Taylor Swift reminded us that the Equality Act would bolster LGBTQ rights

The Equality Act's provisions would give stronger legal protections to the LGBTQ community.

NEWARK, NEW JERSEY - AUGUST 26: Taylor Swift performs onstage during the 2019 MTV Video Music Awards at Prudential Center on August 26, 2019 in Newark, New Jersey. (Photo by Bryan Bedder/Getty Images,)
NEWARK, NEW JERSEY - AUGUST 26: Taylor Swift performs onstage during the 2019 MTV Video Music Awards at Prudential Center on August 26, 2019 in Newark, New Jersey. (Photo by Bryan Bedder/Getty Images,)

During Taylor Swift’s appearance at the annual MTV Video Music Awards, she called out President Donald Trump for ignoring a petition she began circulating in May in support of the Equality Act. The sweeping nondiscrimination bill would expand protections for the LGBTQ community in employment, housing, education, public accommodations, credit and lending.

The Equality Act passed the House of Representatives despite 173 Republicans voting against it. Eight Republicans voted in favor and seven Democrats did not vote on the bill. The Senate has not taken up the legislation. Senate Majority Leader Mitch McConnell (R-KY) has blocked many of the bills the House has passed this year from being considered in the Senate. A senior White House official told The Washington Blade that the president opposes it.

Swift said of the petition, “It now has half a million signatures, which is five times the amount that it would need to warrant a response from the White House.”

In June, Swift released a pride-themed song, “You Need to Calm Down.” The video featured LGBTQ celebrities, including Laverne Cox, Hayley Kiyoko, Jonathan Van Ness, and Hannah Hart. The lyrics included, “You just need to take several seats and then try to restore the peace and control your urges to scream about all the people you hate.” It won Video of the Year on Monday night.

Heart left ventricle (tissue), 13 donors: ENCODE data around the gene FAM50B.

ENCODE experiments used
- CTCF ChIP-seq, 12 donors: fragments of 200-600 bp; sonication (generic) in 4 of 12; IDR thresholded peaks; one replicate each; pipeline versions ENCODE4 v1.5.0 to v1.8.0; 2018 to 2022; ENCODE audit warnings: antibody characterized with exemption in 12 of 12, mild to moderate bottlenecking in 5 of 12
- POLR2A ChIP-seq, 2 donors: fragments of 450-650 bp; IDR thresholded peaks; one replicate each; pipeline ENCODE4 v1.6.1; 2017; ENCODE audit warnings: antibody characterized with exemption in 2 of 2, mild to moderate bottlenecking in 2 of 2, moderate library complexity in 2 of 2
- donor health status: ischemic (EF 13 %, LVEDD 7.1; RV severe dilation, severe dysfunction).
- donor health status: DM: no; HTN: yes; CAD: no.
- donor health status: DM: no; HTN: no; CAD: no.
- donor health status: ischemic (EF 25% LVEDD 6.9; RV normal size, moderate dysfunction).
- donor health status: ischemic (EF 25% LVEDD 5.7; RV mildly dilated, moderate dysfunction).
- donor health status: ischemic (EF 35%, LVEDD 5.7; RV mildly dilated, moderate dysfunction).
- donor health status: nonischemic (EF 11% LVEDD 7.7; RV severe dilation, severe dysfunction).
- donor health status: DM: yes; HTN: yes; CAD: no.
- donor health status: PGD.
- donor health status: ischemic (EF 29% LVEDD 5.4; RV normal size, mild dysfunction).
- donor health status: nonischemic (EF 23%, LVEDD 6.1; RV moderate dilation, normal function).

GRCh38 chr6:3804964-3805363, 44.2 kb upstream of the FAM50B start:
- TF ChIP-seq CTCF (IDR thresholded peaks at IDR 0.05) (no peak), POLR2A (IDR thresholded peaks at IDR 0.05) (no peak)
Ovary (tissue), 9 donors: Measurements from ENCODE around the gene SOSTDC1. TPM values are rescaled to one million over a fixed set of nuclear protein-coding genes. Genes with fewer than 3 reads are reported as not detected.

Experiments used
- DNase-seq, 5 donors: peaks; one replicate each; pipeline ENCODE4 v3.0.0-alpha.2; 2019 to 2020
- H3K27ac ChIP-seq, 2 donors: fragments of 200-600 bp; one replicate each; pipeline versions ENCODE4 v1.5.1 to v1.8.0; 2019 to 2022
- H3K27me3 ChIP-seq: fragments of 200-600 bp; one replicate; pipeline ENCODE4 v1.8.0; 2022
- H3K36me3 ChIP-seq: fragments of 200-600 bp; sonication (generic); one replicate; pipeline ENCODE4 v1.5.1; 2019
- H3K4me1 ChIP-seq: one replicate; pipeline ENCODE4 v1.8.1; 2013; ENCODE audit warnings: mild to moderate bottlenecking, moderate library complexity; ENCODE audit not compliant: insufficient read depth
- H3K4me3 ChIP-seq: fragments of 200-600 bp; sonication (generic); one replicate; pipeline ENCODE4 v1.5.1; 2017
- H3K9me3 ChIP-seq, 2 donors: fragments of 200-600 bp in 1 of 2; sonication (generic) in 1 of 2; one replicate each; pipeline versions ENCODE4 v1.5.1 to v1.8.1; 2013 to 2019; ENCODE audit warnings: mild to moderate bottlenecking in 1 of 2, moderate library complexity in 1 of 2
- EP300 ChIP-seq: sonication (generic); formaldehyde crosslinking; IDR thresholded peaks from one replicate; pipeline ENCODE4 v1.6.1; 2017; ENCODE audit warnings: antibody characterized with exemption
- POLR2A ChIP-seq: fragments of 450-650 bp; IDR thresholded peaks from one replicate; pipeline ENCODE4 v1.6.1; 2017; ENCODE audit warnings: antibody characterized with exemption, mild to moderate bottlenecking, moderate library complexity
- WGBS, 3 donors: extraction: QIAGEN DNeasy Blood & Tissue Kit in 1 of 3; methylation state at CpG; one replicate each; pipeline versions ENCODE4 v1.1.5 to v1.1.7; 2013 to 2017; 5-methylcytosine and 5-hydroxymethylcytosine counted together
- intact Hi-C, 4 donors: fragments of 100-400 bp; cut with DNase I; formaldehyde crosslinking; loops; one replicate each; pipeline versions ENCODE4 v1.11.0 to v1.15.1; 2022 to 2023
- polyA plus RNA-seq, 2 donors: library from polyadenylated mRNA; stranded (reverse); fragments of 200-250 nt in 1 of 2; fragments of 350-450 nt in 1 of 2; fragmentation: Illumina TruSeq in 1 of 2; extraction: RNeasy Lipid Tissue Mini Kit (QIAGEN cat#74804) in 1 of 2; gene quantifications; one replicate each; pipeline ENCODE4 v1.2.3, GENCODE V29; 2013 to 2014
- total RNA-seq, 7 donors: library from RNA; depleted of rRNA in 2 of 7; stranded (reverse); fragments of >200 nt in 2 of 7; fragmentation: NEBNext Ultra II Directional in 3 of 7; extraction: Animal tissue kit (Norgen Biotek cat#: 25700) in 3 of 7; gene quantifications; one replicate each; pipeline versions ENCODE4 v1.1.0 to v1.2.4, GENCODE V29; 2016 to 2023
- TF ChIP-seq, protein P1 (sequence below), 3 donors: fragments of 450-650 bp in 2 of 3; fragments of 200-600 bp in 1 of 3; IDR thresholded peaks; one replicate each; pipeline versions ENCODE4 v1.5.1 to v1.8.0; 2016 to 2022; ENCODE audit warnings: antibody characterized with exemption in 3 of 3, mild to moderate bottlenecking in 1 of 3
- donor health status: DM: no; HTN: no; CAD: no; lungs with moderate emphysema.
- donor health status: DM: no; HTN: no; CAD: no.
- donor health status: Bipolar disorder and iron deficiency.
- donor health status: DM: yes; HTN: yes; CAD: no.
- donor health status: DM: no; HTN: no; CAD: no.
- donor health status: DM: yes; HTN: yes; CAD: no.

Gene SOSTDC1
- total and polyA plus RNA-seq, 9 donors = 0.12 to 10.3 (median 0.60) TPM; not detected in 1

Swift said, “In this video several points were made, so you voting for this video means that you want a world where we’re all treated equally under the law.”

LGBTQ people, and trans women of color in particular face discrimination in housing and employment as well as in restaurants and bars. Last weekend, a group of trans women were thrown out of a Los Angeles bar, Las Perlas, after a straight couple began hurling transphobic and threatening statements at them, such as “You are all dudes” and “We will come back and kill you.”

A male patron slapped one of the women in the bar and the couple became aggressive, the women said. The bar staff chose to remove the couple and the trans women being attacked. This incident of security dragging trans patrons out of the bar was caught on film.

Video showed one man wrapping his arm around the neck of one of the women to lead her out. Another can be seen repeatedly grabbing the shoulders and arms of one woman as she told him to take his hands off of her. The incident between the trans patrons and the couple is being investigated by the Los Angeles Police Department as a possible hate crime.

On Saturday, protesters went to Las Perlas to protest the staff’s treatment of the group. Las Perlas initially attempted to defend its actions. But on Sunday, it released a revised statement which read, “Our first and primary concern, and has been from day one, is to operate a safe place for all people. Period, no exceptions. We regret that didn’t happen Friday night, and want to apologize to all of our guests including the Transgender community, a community who has come to our bar as well as works there.”